My mother was always the standard of beauty to me. She was tall, smart, funny, and had a butt so round you could bounce a quarter of it, but most importantly she was a big woman. She knew what being a big woman meant out in the world and did her best to prepare me for it. She taught me that if I was the cute big girl that smelled nice, then the worst they could say is that I was fat.
Growing up a big girl, there wasn’t much representation in the media I consumed. I had my mom and maybe Oprah, but no one that showed all the possibilities of what a fat girl from Lagrange, Georgia, could be.
When I saw this girl named Lizzo take the stage in a Sailor Moon costume at the 2018 Voodoo Music Festival, I was amazed and blown away. She was this talented big girl dancing, singing, and just living her best life. She didn’t cover up her body or try to hide it. She just radiated pure joy.
Lizzo looked like me. She showed me that you can be beautiful, bold, sexy, talented, and fat.
When I saw this black fat woman unapologetically existing and loving herself as she was, my inner child did a backflip. Finally, someone to look up to that loves herself in the body she’s in. She didn’t preach about needing to change or needing to have a man to be of worth. Lizzo in her existence radiated what true body acceptance looked like and that self-worth doesn’t look one way.
Society teaches women that to be worth anything you need to look a certain way and that if you don’t meet these standards you are worthless.
“I’m tired of the bullshit. And I don’t have to know your story to know that you’re tired of the bullshit too. It’s so hard trying to love yourself in a world that doesn’t love you back, am I right?” – Lizzo at the 2019 VMA’s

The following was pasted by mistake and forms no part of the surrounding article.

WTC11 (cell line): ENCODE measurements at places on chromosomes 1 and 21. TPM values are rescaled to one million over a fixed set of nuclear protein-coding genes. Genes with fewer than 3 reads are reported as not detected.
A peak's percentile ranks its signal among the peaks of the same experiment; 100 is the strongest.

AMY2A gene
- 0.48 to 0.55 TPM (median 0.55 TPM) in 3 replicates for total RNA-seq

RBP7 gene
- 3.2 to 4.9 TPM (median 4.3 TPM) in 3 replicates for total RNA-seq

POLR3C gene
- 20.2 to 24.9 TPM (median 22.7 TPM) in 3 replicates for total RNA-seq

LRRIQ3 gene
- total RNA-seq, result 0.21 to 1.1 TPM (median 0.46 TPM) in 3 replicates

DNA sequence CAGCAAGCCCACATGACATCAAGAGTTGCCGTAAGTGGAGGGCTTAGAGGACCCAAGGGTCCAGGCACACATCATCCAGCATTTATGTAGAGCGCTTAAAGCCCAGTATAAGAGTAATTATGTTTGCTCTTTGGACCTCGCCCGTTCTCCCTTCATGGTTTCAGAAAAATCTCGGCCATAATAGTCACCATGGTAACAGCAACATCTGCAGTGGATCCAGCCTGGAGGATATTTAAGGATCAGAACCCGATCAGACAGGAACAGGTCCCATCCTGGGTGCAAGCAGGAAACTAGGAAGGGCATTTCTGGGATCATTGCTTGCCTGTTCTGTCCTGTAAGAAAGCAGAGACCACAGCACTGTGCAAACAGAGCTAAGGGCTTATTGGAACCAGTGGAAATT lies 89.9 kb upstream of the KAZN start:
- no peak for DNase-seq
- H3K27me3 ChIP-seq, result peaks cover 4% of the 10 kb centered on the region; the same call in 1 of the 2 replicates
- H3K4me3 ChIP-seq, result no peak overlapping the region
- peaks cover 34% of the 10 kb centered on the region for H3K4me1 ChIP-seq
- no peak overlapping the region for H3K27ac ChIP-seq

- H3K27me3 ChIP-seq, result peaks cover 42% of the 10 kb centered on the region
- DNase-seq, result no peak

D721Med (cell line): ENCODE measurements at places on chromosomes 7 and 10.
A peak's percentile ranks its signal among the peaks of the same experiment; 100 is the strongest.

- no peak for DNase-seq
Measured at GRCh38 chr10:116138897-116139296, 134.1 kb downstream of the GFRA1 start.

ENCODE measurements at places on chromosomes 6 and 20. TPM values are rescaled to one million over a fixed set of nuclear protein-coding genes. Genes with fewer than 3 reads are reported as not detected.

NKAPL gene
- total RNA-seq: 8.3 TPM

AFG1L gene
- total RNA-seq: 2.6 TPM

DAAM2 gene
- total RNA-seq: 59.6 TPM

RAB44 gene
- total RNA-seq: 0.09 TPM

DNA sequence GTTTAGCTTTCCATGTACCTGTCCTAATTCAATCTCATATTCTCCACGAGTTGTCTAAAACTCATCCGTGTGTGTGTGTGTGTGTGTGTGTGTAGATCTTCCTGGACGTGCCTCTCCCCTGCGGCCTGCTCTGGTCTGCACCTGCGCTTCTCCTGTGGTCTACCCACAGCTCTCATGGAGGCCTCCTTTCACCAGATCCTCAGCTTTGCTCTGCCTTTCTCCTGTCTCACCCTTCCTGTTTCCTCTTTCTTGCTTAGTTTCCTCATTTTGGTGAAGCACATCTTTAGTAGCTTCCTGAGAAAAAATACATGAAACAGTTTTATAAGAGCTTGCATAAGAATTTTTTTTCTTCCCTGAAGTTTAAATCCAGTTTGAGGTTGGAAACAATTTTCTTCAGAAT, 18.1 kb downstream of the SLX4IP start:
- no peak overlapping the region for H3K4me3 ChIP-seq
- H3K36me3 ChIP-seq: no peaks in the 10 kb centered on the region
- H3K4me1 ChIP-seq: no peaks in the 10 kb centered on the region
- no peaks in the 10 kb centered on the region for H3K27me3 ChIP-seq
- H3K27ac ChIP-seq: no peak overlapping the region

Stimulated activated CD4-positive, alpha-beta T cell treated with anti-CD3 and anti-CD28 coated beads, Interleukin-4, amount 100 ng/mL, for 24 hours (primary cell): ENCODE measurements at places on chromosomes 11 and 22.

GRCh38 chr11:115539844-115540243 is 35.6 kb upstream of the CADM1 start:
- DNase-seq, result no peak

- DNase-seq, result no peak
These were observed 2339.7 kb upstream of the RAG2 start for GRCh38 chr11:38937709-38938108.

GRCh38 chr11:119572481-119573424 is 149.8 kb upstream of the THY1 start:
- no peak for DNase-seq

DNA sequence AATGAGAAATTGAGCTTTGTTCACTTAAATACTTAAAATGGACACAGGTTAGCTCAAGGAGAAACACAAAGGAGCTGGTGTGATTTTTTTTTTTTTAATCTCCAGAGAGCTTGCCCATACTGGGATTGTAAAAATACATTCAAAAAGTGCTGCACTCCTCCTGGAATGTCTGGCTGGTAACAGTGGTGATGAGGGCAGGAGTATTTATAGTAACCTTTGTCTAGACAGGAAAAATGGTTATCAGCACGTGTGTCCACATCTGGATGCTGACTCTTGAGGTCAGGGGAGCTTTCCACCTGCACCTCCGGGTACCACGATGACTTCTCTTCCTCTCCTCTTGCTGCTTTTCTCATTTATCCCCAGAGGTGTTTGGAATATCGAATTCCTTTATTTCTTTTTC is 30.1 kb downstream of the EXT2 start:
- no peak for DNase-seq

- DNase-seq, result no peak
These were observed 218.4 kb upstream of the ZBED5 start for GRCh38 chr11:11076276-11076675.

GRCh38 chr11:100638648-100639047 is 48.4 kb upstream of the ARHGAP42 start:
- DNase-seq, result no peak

Looking back to my younger days, I spent more time than I care to admit hating myself for not looking like “the rest”. Yeah, I was a cute kid, still am, but it didn’t change the fact that I was also the “fat kid”. I used to make myself cry because I wanted to be skinny so badly.
I thought that being skinny meant being attractive, that if I was skinny I was worthy of being seen in the way my friends were. Now as an adult, I realize that your body does not equate to your worth. You are beautiful as you are and you don’t have to fit society’s standard of beauty to take up space.
No longer am I afraid of taking up space. If they can’t make room for me, then I’m making room for myself.
“I finally realized that owning up to your vulnerabilities is a form of strength.” – Lizzo in a interview with NBC News
For what seems like for the first time I can look at my body and see a beautiful woman, stretch marks and all. Lizzo showed me that it’s okay to truly love yourself and it is not a crime to be a powerful woman with a thick body. I am capable of being beautiful, talented, and powerful – all while being a fat black woman. I don’t have to exist in the way society taught me I had to.
I can live unapologetically as I am.
Lizzo’s influence on society has shown many plus-sized women that they don’t have to live in a box because they are fat. She preached body love and is truly about it. With her music and representation, Lizzo normalizes fat bodies in creative spaces and smashes stereotypes around plus-sized women. In her video, “Rumors” all the dancers were plus-sized, breaking the stereotype that fat women can’t be graceful or dance professionally.
“I’m doing this for myself. I love creating shapes with my body, and I love normalizing the dimples in my butt or the lumps in my thighs or my back fat or my stretch marks. I love normalizing my black-ass elbows. I think it’s beautiful.” – Lizzo in a interview with Essence Magazine
Young Liv would have killed for a person like Lizzo. Representation of successful black women, successful fat black women, meant that I can do or be anything I want. I don’t have to exist one way, I can exist in any way I want. Lizzo’s representation showed me that I could be more than just the “fat girl”.